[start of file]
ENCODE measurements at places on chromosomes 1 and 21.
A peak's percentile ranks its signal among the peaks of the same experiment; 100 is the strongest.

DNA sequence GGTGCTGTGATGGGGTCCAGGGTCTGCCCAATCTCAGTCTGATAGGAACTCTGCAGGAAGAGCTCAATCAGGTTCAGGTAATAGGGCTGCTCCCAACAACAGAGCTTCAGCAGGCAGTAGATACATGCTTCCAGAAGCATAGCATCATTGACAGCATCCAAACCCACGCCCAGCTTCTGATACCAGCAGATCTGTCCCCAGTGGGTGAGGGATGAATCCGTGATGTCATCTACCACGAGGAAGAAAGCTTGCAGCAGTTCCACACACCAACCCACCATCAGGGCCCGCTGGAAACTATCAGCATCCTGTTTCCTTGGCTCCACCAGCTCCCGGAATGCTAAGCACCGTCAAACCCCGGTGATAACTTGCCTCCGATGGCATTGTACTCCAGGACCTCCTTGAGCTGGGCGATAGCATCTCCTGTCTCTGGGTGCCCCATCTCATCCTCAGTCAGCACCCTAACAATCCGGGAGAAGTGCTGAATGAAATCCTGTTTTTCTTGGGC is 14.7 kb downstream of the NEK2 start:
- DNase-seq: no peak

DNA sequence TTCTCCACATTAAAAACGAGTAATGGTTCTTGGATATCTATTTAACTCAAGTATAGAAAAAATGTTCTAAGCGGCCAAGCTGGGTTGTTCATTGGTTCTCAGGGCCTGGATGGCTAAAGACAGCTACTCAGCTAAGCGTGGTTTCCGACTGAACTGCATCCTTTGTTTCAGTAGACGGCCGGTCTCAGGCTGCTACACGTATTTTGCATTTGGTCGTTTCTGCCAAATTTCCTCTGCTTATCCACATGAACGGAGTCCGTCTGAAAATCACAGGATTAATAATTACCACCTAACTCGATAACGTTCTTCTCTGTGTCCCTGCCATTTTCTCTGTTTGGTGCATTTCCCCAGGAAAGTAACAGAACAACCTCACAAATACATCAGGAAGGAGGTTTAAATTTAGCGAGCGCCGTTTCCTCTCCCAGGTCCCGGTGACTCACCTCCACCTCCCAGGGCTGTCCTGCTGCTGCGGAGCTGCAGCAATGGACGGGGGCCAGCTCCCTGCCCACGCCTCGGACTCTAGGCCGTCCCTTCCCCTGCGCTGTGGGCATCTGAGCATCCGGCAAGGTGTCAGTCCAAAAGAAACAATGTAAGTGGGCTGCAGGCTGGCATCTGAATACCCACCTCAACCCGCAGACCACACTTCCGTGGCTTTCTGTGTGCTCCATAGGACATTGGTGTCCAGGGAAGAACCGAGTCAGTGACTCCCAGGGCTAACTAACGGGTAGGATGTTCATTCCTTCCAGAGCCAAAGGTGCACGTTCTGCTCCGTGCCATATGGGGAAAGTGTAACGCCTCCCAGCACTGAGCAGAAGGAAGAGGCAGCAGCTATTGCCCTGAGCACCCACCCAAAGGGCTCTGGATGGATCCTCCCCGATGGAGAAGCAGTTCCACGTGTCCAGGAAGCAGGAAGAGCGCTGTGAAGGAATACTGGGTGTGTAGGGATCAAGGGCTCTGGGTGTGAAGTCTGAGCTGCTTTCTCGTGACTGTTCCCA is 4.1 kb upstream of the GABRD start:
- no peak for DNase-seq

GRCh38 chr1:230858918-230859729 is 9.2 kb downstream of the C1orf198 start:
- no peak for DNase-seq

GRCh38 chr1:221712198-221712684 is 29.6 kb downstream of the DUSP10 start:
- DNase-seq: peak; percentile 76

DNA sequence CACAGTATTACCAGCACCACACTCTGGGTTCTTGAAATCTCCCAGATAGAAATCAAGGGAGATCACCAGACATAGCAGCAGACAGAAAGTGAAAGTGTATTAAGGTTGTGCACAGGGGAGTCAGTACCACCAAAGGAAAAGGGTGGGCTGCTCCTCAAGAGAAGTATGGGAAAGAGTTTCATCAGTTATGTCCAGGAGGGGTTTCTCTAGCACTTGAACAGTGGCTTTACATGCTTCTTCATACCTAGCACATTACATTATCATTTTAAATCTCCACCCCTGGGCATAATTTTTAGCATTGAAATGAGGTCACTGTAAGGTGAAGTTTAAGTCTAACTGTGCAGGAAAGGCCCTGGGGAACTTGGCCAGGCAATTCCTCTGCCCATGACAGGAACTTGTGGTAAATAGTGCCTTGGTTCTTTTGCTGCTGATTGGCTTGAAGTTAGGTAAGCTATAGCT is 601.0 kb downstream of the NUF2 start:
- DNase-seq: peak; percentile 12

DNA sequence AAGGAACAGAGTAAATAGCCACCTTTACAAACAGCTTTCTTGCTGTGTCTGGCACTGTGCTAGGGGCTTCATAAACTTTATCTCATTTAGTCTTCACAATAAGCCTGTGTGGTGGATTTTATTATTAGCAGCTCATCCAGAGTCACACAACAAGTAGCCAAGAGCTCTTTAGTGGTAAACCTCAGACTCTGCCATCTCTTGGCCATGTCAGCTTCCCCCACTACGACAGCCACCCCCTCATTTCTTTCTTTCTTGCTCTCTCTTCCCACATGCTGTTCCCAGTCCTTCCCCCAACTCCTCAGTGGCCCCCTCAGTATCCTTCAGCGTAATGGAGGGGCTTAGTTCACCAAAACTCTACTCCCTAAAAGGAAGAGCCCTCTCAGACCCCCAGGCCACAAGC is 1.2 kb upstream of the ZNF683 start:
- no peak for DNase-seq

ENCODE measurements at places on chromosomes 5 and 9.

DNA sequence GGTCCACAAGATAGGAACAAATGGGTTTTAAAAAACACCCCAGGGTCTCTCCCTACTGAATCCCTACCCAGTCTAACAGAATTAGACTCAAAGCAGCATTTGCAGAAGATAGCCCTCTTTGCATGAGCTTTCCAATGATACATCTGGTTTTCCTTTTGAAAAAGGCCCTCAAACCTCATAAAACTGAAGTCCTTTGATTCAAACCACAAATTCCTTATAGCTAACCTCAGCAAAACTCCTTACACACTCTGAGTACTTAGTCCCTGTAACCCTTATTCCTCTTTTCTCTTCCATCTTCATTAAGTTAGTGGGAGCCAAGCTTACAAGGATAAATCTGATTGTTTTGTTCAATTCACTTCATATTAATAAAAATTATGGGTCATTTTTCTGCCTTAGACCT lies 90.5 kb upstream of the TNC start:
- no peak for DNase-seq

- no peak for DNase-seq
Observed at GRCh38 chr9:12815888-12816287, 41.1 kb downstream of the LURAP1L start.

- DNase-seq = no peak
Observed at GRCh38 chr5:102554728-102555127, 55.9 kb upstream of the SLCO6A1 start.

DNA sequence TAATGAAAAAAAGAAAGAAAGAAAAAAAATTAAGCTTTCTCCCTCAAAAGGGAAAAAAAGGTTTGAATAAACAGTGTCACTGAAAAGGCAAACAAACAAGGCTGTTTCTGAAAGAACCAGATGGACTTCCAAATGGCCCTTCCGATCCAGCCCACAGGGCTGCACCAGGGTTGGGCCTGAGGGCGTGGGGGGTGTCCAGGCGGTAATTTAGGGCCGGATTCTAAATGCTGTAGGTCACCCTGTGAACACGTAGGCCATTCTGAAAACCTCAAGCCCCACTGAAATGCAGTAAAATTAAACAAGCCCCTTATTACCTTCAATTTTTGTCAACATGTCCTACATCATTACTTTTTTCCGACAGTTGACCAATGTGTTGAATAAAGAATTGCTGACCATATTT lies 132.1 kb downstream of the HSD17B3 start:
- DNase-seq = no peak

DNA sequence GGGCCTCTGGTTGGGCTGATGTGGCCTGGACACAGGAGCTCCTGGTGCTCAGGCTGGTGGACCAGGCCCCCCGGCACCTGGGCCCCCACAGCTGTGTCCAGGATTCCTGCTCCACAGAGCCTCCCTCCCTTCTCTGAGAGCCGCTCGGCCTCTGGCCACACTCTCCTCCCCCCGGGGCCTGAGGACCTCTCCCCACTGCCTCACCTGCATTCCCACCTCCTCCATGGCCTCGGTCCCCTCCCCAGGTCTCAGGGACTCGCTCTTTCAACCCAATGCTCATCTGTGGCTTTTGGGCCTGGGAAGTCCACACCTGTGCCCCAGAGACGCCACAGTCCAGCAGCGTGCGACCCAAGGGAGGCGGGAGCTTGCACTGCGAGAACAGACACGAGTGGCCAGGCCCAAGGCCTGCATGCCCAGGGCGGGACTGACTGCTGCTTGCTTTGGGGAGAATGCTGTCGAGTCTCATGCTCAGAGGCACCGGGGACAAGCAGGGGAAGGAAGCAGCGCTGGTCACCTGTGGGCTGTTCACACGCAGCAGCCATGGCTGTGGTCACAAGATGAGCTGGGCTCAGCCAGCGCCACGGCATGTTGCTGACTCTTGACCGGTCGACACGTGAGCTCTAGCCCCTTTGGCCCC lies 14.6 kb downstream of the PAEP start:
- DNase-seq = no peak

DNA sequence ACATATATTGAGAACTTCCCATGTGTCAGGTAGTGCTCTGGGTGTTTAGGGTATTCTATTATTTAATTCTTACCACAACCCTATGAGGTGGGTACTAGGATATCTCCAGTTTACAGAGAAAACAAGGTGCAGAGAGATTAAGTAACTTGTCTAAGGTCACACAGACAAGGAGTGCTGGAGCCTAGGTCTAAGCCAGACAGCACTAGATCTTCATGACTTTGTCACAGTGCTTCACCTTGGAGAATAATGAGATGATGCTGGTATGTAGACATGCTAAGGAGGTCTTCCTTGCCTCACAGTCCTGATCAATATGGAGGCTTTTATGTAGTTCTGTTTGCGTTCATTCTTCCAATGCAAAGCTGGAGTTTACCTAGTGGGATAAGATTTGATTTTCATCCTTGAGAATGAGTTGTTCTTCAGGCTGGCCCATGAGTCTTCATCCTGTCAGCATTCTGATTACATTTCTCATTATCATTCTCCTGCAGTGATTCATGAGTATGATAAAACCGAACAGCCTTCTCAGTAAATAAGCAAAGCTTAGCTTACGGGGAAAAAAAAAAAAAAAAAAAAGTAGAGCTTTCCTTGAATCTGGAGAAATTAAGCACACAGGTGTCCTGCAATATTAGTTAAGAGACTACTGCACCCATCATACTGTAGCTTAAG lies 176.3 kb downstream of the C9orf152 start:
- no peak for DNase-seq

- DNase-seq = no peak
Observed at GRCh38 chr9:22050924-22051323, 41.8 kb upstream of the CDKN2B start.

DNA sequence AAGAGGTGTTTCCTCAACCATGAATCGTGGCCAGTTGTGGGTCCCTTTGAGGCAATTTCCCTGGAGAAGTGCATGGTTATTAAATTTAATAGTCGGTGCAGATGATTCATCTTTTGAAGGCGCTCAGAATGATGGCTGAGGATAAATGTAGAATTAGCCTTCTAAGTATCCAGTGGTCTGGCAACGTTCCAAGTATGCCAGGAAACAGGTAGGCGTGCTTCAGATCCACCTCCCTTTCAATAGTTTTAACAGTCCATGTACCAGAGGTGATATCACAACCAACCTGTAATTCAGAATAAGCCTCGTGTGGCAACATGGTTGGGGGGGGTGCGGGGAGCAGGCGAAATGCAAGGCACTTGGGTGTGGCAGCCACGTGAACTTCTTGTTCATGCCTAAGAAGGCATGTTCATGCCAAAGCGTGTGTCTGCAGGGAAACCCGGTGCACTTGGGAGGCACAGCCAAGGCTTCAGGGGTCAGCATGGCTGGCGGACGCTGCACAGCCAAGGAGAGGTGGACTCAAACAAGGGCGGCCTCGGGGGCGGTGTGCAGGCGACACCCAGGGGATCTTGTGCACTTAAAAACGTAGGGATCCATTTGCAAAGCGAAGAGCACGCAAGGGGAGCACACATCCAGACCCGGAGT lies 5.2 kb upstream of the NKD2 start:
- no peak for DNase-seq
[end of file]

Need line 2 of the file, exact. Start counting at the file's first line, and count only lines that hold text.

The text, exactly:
A peak's percentile ranks its signal among the peaks of the same experiment; 100 is the strongest.